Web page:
Compare fixed rate bonds

Table: sorted by interest rate, promoted deals first
1 - 14 of 662
Name Product Interest rate Invest Interest paid Withdrawals Open via Deposit protection Open via Incentive Table product description Apply link
Mizrahi Tefahot Bank Ltd – Raisin UK - 3 Month Fixed Term Deposit
Mizrahi Tefahot Bank Ltd – Raisin UK - 3 Month Fixed Term Deposit
5.22% AER fixed for 91 days
£1,000 - £85,000
On maturity
Withdrawals not permitted
Website, mobile app
FSCS logo
protected
Open via: website, mobile app
Go to site
View details
Al Rayan Bank – Raisin UK - 1 Year Fixed Term Deposit
Al Rayan Bank – Raisin UK - 1 Year Fixed Term Deposit
5.2% AER fixed for 1 year
£1,000 - £85,000
On maturity (compounded annually)
Withdrawals not permitted
Website, mobile app
FSCS logo
protected
Open via: website, mobile app
Go to site
View details
Mizrahi Tefahot Bank Ltd – Raisin UK - 1 Year Fixed Term Deposit
Mizrahi Tefahot Bank Ltd – Raisin UK - 1 Year Fixed Term Deposit
5.15% AER fixed for 1 year
£1,000 - £85,000
On maturity
Withdrawals not permitted
Website, mobile app
FSCS logo
protected
Open via: website, mobile app
Go to site
View details
Al Rayan Bank – Raisin UK - 9 Month Fixed Term Deposit
Al Rayan Bank – Raisin UK - 9 Month Fixed Term Deposit
5.1% AER fixed for 274 days
£1,000 - £85,000
On maturity (compounded annually)
Withdrawals not permitted
Website, mobile app
FSCS logo
protected
Open via: website, mobile app
Go to site
View details
National Bank of Egypt (UK) Limited – Raisin UK - 9 Month Fixed Term Deposit
National Bank of Egypt (UK) Limited – Raisin UK - 9 Month Fixed Term Deposit
5.08% AER fixed for 274 days
£10,000 - £85,000
On maturity
Withdrawals not permitted
Website, mobile app
FSCS logo
protected
Open via: website, mobile app
Go to site
View details
National Bank of Egypt (UK) Limited – Raisin UK - 6 Month Fixed Term Deposit
National Bank of Egypt (UK) Limited – Raisin UK - 6 Month Fixed Term Deposit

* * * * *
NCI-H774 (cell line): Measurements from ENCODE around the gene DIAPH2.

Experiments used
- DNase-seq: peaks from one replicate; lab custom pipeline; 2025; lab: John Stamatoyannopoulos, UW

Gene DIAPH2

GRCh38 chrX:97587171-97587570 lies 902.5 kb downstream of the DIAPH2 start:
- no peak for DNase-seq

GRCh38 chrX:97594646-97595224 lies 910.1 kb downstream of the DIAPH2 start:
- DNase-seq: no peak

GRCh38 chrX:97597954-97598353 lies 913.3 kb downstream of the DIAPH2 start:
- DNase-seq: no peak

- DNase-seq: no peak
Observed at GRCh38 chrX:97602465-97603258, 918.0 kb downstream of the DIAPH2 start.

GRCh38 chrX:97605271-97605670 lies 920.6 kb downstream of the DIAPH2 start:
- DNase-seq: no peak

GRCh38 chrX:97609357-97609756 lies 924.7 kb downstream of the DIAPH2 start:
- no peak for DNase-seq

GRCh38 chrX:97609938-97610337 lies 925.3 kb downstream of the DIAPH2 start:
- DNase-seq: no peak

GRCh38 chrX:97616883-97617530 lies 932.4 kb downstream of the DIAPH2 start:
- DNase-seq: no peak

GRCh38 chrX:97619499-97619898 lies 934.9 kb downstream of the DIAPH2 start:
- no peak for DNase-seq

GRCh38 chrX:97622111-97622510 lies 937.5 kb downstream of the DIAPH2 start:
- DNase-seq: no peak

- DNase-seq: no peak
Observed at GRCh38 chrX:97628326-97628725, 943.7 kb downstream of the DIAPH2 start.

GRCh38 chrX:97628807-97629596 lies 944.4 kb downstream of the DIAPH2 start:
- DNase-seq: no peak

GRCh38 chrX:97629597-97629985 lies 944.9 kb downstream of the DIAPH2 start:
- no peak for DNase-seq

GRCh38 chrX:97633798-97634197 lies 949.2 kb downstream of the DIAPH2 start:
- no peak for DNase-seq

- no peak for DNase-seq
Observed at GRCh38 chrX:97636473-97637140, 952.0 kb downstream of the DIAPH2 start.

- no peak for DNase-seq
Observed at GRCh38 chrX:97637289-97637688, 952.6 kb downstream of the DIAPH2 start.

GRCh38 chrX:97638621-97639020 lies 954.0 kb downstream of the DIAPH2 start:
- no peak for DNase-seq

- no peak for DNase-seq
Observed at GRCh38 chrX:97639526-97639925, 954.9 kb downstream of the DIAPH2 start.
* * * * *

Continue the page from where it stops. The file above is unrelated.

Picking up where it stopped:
5.06% AER fixed for 182 days
£10,000 - £85,000
On maturity
Withdrawals not permitted
Website, mobile app
FSCS logo
protected
Open via: website, mobile app
Go to site
View details
Al Rayan Bank – Raisin UK - 6 Month Fixed Term Deposit
Al Rayan Bank – Raisin UK - 6 Month Fixed Term Deposit
5.05% AER fixed for 182 days
£1,000 - £85,000
On maturity (compounded annually)
Withdrawals not permitted
Website, mobile app
FSCS logo
protected
Open via: website, mobile app
Go to site
View details
Aldermore – 9 Month Fixed Rate Savings Account
5% AER fixed for 274 days
£1,000 - £1,000,000
On maturity
Withdrawals not permitted
Website
FSCS logo
protected
Open via: website
Go to site
View details
Aldermore – 9 Month Fixed Rate Savings Account
5% AER fixed for 274 days
£1,000 - £1,000,000
Monthly
Withdrawals not permitted
Website
FSCS logo
protected
Open via: website
Go to site
View details
GB Bank – Raisin UK - 3 Month Fixed Term Deposit
4.99% AER fixed for 91 days
£1,000 - £85,000
On maturity
Withdrawals not permitted
Website, mobile app
FSCS logo
protected
Open via: website, mobile app
Go to site
View details
QIB (UK) – Raisin UK - 1 Year Fixed Term Deposit
QIB (UK) – Raisin UK - 1 Year Fixed Term Deposit
4.99% AER fixed for 1 year
£1,000 - £85,000
On maturity
Withdrawals not permitted
Website, mobile app
FSCS logo
protected
Open via: website, mobile app
Go to site
View details
Brown Shipley – Raisin UK - 6 Month Fixed Term Deposit
Brown Shipley – Raisin UK - 6 Month Fixed Term Deposit
4.96% AER fixed for 182 days
£1,000 - £85,000
On maturity
Withdrawals not permitted
Website, mobile app
FSCS logo
protected
Open via: website, mobile app
Go to site
View details
Al Rayan Bank – Raisin UK - 2 Year Fixed Term Deposit
Al Rayan Bank – Raisin UK - 2 Year Fixed Term Deposit
4.92% AER fixed for 2 years
£1,000 - £85,000
On maturity (compounded annually)
Withdrawals not permitted
Website, mobile app
FSCS logo
protected
Open via: website, mobile app